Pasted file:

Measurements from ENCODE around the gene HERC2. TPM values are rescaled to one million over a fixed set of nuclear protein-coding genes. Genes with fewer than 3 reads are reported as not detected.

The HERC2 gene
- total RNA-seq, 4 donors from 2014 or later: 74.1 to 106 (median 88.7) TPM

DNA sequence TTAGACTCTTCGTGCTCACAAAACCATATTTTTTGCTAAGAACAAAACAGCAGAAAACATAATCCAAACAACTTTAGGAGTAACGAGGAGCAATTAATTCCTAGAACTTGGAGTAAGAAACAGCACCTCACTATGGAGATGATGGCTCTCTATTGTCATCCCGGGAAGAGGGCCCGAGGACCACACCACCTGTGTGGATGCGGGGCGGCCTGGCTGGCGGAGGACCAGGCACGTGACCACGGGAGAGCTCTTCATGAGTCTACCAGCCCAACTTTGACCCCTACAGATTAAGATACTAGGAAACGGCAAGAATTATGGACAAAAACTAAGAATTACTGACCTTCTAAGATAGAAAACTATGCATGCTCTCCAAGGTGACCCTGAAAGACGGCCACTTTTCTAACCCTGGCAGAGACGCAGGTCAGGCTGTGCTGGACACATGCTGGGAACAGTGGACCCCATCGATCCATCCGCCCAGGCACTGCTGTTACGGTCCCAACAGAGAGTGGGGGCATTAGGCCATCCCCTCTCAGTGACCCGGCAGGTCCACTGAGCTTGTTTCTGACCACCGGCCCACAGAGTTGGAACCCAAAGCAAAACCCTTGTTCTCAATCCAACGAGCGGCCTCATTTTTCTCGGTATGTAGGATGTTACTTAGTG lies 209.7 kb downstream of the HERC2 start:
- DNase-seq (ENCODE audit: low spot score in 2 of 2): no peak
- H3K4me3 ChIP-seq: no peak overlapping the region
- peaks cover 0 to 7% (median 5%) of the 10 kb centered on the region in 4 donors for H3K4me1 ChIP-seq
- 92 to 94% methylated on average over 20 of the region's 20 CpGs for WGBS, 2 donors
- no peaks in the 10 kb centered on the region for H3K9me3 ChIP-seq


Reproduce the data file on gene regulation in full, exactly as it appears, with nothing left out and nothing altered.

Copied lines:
Measurements from ENCODE around the gene HERC2. TPM values are rescaled to one million over a fixed set of nuclear protein-coding genes. Genes with fewer than 3 reads are reported as not detected.

The HERC2 gene
- total RNA-seq, 4 donors from 2014 or later: 74.1 to 106 (median 88.7) TPM

DNA sequence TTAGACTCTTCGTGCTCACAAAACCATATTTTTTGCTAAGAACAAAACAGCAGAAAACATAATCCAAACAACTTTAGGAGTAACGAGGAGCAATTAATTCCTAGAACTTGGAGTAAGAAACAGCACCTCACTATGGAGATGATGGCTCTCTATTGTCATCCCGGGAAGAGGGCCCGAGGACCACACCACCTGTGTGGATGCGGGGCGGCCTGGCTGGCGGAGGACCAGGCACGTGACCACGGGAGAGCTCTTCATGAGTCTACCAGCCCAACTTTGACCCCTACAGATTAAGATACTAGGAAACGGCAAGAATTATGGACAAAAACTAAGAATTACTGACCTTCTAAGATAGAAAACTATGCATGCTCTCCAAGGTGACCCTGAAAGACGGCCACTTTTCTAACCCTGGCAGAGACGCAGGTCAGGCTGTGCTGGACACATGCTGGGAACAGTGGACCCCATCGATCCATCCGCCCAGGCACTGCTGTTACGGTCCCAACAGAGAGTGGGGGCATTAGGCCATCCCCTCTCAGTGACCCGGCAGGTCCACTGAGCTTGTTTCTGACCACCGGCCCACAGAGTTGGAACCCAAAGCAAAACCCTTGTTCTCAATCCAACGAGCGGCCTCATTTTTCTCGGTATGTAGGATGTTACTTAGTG lies 209.7 kb downstream of the HERC2 start:
- DNase-seq (ENCODE audit: low spot score in 2 of 2): no peak
- H3K4me3 ChIP-seq: no peak overlapping the region
- peaks cover 0 to 7% (median 5%) of the 10 kb centered on the region in 4 donors for H3K4me1 ChIP-seq
- 92 to 94% methylated on average over 20 of the region's 20 CpGs for WGBS, 2 donors
- no peaks in the 10 kb centered on the region for H3K9me3 ChIP-seq